Bellarmine goes on to defend Pope Celestine from the accusation of heresy by essentially arguing that the matter had not yet been solemnly defined (“the whole matter was still being thought out”) and by noting that Celestine did not intend for his erroneous judgment to be an ex-cathedra definition (he “responded with what seemed more probable”). While that may excuse Celestine from heresy properly so-called, and demonstrate that he did not violate Papal infallibility, what this historical case does show is that a Pope can commit a serious error in judgment concerning a moral issue (one that should have been clear) as long as he does not intend for his judgment to be a solemn definition. This case also shows that a very serious papal error, contrary to divine law, can be incorporated into Canon Law and promulgated by a Pope, with the force of law, [11] for the universal Church.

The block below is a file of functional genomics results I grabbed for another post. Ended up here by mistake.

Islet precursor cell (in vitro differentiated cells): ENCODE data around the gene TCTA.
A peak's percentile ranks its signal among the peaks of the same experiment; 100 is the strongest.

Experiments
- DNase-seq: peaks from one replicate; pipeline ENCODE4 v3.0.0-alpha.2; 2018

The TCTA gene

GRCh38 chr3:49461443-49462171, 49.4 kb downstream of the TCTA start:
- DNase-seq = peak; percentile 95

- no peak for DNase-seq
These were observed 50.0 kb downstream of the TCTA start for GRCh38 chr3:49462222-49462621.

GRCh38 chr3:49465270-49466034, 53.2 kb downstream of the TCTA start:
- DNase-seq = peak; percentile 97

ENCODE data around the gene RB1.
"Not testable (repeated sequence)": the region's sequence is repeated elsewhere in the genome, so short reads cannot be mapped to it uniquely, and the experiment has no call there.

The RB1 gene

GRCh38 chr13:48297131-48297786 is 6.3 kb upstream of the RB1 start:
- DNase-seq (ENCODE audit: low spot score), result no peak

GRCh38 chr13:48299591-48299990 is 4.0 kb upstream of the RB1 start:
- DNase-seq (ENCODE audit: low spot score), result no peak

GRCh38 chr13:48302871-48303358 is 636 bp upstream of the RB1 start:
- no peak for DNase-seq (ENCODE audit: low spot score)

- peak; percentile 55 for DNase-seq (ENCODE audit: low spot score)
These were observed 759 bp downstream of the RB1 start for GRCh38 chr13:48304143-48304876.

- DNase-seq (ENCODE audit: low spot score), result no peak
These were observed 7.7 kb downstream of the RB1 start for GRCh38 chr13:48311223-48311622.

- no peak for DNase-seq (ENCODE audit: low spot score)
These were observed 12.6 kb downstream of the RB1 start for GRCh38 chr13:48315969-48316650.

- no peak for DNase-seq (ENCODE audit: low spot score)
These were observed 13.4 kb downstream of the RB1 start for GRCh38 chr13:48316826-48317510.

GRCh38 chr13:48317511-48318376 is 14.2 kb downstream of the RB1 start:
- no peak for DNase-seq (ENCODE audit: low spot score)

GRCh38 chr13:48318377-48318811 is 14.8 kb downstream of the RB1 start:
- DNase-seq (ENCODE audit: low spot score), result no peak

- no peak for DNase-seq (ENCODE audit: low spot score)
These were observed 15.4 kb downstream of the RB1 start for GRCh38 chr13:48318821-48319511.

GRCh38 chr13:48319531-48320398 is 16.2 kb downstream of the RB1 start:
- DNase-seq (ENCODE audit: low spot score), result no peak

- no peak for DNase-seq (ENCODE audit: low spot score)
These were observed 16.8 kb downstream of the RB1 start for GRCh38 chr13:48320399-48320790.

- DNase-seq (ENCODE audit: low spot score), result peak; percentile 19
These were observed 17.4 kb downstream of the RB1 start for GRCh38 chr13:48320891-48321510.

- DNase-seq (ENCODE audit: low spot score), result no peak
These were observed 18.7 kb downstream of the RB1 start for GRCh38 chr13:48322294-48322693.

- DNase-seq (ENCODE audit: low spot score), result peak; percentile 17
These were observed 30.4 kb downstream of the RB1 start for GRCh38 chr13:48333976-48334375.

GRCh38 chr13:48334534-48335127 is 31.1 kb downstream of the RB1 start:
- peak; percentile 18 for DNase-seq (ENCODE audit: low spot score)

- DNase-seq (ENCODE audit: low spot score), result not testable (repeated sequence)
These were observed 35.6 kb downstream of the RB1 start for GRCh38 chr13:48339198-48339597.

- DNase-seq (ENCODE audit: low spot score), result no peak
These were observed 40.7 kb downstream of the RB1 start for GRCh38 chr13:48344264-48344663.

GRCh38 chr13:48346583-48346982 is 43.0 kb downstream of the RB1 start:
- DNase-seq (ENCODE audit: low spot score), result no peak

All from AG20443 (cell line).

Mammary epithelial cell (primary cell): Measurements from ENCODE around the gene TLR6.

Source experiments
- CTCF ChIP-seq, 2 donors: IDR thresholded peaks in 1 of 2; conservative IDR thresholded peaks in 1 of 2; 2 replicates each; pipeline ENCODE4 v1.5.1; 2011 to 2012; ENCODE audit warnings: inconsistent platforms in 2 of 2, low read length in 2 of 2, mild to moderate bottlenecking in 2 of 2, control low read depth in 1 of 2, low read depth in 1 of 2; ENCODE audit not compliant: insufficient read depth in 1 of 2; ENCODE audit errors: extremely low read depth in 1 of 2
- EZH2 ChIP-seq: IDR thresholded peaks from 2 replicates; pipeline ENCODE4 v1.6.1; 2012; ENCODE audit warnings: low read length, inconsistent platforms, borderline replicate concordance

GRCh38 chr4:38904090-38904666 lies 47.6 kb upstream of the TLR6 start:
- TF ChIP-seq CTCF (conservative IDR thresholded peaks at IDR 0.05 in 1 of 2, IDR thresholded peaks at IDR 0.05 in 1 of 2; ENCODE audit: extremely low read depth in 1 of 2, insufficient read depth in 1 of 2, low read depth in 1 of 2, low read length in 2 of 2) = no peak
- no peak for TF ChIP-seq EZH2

Now, for those Sedevacantists who say it is “impossible” for errors to come from the Church (“the Church cannot give evil”), I ask: Do you deny that the error of Pope Celestine is evil, or do you deny that the evil teaching, which originated from one Pope and was promulgated into Canon Law by another, came from the Church? And if it didn’t come from the Church, from whence did it come? 


This historical case serves as important precedent for our day by showing us several things: 

1. The Church’s infallibility is limited to dogmatic definitions, or to revealed truths that have been definitively proposed by the force of the ordinary and universal Magisterium, with the latter requiring both a synchronic universality (universality in space) and also diachronic universality (universality in time).[12]
2. If a doctrine has not been solemnly defined, or if the teaching in question is novel (not consistent with what the Church has always taught), there is no divine guarantee that it will be free from serious error.
3. It is possible for a Pope to render an erroneous judgment, based on a misinterpretation of Scripture, which confirms a person in the state of objective mortal sin.